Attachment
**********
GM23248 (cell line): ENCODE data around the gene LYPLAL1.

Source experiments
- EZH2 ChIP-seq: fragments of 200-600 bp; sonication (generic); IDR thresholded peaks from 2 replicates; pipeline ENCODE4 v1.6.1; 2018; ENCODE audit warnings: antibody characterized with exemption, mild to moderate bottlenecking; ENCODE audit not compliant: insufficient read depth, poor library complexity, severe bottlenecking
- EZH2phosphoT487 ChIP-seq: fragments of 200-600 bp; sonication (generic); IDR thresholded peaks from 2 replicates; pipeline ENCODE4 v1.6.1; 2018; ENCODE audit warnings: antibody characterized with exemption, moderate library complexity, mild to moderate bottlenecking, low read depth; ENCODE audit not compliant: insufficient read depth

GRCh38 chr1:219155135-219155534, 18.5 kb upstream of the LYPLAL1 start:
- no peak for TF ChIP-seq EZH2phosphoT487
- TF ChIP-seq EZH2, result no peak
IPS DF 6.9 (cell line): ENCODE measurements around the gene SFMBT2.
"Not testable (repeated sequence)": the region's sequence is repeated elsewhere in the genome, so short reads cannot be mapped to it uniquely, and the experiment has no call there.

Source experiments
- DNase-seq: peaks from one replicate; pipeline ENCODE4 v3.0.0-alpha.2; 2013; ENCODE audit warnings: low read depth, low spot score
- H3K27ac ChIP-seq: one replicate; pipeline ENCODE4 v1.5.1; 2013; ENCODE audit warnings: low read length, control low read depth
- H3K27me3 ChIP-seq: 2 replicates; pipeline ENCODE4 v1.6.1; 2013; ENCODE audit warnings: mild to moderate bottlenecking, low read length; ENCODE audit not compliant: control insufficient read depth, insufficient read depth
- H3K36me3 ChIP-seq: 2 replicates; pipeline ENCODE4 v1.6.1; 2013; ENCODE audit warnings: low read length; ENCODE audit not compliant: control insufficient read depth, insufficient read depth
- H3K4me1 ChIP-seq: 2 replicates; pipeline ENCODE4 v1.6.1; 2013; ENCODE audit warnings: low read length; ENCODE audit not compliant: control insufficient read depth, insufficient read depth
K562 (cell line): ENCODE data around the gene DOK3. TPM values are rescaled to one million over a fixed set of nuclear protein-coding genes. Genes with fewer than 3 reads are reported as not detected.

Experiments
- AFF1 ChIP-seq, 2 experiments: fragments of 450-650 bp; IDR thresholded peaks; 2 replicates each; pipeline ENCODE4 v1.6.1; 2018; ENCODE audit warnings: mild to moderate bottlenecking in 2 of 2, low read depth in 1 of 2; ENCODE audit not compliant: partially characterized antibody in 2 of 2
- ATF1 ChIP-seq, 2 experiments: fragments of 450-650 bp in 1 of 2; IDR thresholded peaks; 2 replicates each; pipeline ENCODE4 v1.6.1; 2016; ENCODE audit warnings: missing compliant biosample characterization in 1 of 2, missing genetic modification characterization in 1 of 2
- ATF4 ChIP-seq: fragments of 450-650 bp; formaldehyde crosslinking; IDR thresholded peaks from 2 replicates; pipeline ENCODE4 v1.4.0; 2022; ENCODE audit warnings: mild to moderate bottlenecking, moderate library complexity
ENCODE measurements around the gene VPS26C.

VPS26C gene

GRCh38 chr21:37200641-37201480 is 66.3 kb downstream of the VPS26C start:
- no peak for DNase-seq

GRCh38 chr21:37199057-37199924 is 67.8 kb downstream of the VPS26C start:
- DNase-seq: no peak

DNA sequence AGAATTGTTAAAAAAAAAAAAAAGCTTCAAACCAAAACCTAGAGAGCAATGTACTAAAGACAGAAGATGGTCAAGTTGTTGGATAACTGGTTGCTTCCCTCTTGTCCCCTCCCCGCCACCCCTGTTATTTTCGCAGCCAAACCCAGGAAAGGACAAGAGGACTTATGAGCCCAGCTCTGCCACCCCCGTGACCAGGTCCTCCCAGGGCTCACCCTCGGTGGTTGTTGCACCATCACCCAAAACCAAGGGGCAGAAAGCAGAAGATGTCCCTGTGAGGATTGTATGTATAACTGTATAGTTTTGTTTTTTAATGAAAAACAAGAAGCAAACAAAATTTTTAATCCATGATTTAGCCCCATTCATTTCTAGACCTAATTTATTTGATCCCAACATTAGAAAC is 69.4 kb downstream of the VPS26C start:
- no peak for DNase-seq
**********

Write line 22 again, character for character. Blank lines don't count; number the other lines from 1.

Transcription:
VPS26C gene